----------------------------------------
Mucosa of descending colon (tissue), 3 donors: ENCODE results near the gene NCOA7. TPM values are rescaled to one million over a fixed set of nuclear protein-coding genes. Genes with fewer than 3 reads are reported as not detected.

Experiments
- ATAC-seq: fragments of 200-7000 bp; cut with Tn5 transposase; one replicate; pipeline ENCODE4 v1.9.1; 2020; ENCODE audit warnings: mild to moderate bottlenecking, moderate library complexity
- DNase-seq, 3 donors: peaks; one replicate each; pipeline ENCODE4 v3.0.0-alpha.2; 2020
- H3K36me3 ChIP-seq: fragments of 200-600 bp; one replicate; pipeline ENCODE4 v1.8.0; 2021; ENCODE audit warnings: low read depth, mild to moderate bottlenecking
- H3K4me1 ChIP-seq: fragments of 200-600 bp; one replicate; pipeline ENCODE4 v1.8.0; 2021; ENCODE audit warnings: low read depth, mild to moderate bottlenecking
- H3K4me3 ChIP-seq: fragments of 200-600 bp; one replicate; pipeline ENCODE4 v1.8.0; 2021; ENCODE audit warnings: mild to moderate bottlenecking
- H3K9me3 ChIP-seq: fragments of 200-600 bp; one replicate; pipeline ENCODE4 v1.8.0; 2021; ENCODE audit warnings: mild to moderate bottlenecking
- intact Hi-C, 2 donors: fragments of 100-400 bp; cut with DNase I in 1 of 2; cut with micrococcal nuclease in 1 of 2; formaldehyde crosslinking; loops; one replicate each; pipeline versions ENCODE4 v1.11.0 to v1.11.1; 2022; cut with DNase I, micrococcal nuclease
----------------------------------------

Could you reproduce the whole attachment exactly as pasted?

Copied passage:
Mucosa of descending colon (tissue), 3 donors: ENCODE results near the gene NCOA7. TPM values are rescaled to one million over a fixed set of nuclear protein-coding genes. Genes with fewer than 3 reads are reported as not detected.

Experiments
- ATAC-seq: fragments of 200-7000 bp; cut with Tn5 transposase; one replicate; pipeline ENCODE4 v1.9.1; 2020; ENCODE audit warnings: mild to moderate bottlenecking, moderate library complexity
- DNase-seq, 3 donors: peaks; one replicate each; pipeline ENCODE4 v3.0.0-alpha.2; 2020
- H3K36me3 ChIP-seq: fragments of 200-600 bp; one replicate; pipeline ENCODE4 v1.8.0; 2021; ENCODE audit warnings: low read depth, mild to moderate bottlenecking
- H3K4me1 ChIP-seq: fragments of 200-600 bp; one replicate; pipeline ENCODE4 v1.8.0; 2021; ENCODE audit warnings: low read depth, mild to moderate bottlenecking
- H3K4me3 ChIP-seq: fragments of 200-600 bp; one replicate; pipeline ENCODE4 v1.8.0; 2021; ENCODE audit warnings: mild to moderate bottlenecking
- H3K9me3 ChIP-seq: fragments of 200-600 bp; one replicate; pipeline ENCODE4 v1.8.0; 2021; ENCODE audit warnings: mild to moderate bottlenecking
- intact Hi-C, 2 donors: fragments of 100-400 bp; cut with DNase I in 1 of 2; cut with micrococcal nuclease in 1 of 2; formaldehyde crosslinking; loops; one replicate each; pipeline versions ENCODE4 v1.11.0 to v1.11.1; 2022; cut with DNase I, micrococcal nuclease